Metro Boston Barefoot Runners workshop…works!

About twenty people gathered at the First Congregational Church in Harvard Square on the first day of Spring…and a steller one it was, so ultimately we migrated over to the Cambridge Green.  These workshops are a great start for new runners and the group seems a fun cohort for experienced runners.

I’m not shy about being barefoot and not a church guy, but I have to confess it felt a little funny walking into a church without shoes. That went away quickly as I was greeted by Jim, one of the organizers, into a group of ten others in a large gym-like room. It wasall, mostly middle-aged, white guys when I arrived, but the demographics broadened by the time we started.

We kicked it off when Preston, the main organizer of the MBBR, arrived. We all introduced ourselves to kick things off. Most everyone was from the greater Boston metro area, but shockingly some folks had come from as far as southern NY and northern NH. (More shockingly, Mike from NH turns out to be a guy I know but haven’t seen in a decade.) Evidently there were to have been four college students from Ohio who had to bag at the last minute. Is barefoot running really so sparse? Evidently so. Preston, a disciple of Barefoot Ken Bob’s, has been at this for 13 years believes he’s literally the only barefoot runner in Essex County.

As detailed in my previous blog, we were also join by Dan Lieberman. After some fascinating discussion with him, we engaged in a series of getting-started exercises inside and then continued on the Cambridge Green.  And then of course we did some running.

Frankly, a lot of the discussion and exercises were fairly rudimentary. There wasn’t a lot that you can’t find on the web. At the same time, the ability to interact with cohorts and to get some experienced eyes assessing your stride is very valuable. Barefoot Ken Bob has advised me to make sure I’m bending my knees, but hearing that from Preston (who “studied under” Ken Bob) after watched me take a lap around the Lincoln statue, really made it stick. It’s also really useful to interact with compare notes with others at similar stages in the transition. My Achilles issues aren’t just me.

There was an unanticipated support group aspect to the whole event. I gather many people are reluctant to run shoeless due social stigma, self-consciousness and (what Preston calls) a mind over matter issue. People have a hard time believing that their soles can really handle asphalt over a significant distance. I’m less sensitive (emotionally and on my soles) but Preston addressed it and clearly some folks appreciated.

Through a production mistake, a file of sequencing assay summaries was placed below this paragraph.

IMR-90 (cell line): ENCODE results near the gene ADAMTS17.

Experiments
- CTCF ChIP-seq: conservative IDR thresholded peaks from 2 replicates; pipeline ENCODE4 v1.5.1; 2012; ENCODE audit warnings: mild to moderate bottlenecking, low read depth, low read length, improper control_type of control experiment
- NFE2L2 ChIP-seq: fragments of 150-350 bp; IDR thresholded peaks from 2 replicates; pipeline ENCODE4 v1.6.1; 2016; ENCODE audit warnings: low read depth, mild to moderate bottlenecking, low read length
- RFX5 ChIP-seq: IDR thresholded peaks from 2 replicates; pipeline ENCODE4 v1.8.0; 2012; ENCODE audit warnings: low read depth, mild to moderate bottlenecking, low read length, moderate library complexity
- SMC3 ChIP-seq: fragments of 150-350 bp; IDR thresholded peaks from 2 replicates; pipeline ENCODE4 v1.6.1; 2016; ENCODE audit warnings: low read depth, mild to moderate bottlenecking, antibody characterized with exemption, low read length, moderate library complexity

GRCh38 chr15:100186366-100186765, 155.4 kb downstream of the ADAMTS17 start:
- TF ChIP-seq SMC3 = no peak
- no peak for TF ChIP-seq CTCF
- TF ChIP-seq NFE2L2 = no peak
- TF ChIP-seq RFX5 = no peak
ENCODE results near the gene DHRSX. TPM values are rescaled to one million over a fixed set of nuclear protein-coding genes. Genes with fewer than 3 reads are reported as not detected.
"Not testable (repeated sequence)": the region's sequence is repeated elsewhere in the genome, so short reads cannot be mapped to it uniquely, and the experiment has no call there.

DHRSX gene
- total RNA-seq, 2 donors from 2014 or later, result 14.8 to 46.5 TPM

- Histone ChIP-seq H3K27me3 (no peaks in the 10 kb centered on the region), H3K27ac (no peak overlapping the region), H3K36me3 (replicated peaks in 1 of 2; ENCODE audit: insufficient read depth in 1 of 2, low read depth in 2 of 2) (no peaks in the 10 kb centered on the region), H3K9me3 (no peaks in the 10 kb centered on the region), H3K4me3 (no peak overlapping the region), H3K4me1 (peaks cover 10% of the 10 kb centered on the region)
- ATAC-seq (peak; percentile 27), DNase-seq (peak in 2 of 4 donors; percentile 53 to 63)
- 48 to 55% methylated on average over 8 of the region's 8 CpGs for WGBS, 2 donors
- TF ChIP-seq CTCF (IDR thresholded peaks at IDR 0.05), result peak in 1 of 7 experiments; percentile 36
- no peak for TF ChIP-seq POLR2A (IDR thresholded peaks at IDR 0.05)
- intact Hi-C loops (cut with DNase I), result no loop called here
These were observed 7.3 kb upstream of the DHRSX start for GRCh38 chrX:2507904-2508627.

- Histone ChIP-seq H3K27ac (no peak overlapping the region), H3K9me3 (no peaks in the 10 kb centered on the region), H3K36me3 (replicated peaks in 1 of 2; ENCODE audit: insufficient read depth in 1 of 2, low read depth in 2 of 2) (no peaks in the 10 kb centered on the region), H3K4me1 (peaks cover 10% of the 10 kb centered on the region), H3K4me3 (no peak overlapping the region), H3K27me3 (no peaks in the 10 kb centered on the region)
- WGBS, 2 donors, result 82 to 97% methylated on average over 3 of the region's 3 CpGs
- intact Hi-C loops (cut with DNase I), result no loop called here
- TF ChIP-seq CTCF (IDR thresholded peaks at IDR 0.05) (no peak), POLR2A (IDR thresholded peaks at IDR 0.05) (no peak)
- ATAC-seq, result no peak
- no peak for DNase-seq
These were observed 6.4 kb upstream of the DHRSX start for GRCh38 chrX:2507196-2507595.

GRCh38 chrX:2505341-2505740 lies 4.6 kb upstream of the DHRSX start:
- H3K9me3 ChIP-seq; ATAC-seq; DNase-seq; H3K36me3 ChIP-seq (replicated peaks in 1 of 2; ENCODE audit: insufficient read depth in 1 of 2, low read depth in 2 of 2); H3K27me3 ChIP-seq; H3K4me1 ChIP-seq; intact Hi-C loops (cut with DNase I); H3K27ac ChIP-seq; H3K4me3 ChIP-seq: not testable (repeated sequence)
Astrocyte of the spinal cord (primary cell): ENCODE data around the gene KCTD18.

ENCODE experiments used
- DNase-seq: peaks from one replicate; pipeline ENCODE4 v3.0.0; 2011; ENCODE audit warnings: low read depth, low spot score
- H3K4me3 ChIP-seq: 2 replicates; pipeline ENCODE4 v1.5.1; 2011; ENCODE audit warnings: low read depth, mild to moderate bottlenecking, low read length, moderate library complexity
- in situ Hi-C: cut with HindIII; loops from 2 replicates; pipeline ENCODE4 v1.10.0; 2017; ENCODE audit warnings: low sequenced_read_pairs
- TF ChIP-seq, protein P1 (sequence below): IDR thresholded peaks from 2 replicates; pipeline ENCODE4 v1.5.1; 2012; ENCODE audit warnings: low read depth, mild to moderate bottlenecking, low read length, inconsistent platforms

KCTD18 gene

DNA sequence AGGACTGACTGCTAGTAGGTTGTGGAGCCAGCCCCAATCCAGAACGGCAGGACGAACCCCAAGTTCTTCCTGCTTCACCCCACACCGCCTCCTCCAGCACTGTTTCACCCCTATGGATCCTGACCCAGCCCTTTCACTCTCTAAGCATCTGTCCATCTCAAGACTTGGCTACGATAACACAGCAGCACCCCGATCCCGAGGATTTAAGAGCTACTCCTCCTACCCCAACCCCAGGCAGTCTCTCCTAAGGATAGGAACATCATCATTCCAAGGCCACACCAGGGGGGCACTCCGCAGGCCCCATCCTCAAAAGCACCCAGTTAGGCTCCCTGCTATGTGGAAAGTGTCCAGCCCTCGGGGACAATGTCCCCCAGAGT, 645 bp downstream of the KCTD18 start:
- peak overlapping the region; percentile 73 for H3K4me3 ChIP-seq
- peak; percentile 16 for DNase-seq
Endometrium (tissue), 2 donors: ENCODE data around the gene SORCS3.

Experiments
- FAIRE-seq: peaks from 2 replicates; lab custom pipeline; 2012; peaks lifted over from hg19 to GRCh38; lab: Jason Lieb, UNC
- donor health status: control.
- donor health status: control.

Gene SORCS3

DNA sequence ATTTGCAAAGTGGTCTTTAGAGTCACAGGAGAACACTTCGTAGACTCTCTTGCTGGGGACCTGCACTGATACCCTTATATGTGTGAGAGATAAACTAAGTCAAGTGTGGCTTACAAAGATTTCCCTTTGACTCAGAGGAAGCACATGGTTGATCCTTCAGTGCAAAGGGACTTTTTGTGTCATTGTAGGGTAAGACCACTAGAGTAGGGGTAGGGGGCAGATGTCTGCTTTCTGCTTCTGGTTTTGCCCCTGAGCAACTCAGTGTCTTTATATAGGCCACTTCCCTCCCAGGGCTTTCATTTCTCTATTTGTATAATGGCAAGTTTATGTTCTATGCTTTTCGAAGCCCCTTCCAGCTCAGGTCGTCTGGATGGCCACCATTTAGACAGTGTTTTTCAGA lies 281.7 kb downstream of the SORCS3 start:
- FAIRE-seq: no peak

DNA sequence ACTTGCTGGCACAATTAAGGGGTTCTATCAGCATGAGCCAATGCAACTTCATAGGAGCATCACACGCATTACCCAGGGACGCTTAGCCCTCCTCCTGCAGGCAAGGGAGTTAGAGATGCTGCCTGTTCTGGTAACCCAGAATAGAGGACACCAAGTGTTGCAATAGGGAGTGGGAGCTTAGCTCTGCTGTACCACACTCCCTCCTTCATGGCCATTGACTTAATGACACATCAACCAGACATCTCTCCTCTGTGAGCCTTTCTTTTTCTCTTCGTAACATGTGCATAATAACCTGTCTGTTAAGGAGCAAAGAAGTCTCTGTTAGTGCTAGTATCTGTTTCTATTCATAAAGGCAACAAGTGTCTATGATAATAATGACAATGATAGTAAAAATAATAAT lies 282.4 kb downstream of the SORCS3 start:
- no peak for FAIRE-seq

The MBBR organizers are to be commended to their efforts. For Preston, Jim and Jeff‘s only agenda seems to be helping others learn to and be comfortable with shoeless running. Preston battles in from Gloucester and Jim from Carlisle. They are prepared, earnest and supportive.  It really seems like a labor of love. Thanks, guys.

Explore posts in the same categories: Barefoot Running, Experience, Other Runners

2 Comments on “Metro Boston Barefoot Runners workshop…works!”

  1. Robert William Hadley Says:

    Dear BFT Phil,
    I love your site! I really wish I could have met you last weekend, I am the head of the collegiate crew from Ohio, and the motivation for trying to get them all to go too! I am 20 years old and love to run barefoot, but more important, I love the thrill of self-discovery and over-analyzing which I have found is generally a common trait amongst other bft runners. It is a great community to be a part of! Once I get my license in Architecture I’m going to integrate sweet barefoot environments into my designs! I know that is somewhere down the road for me, maybe after I run with some Kenyans and Aborigines! Are you a member of the Bft Runners Society?

  2. Phil Odence Says:

    Thanks, Robert. I really appreciate the thoughts. Stay tuned and keep commenting.
    I am on the BRS mailing list; I think that makes me a member.

Leave a Reply

Fill in your details below or click an icon to log in: Logo

You are commenting using your account. Log Out /  Change )

Google photo

You are commenting using your Google account. Log Out /  Change )

Twitter picture

You are commenting using your Twitter account. Log Out /  Change )

Facebook photo

You are commenting using your Facebook account. Log Out /  Change )

Connecting to %s

%d bloggers like this: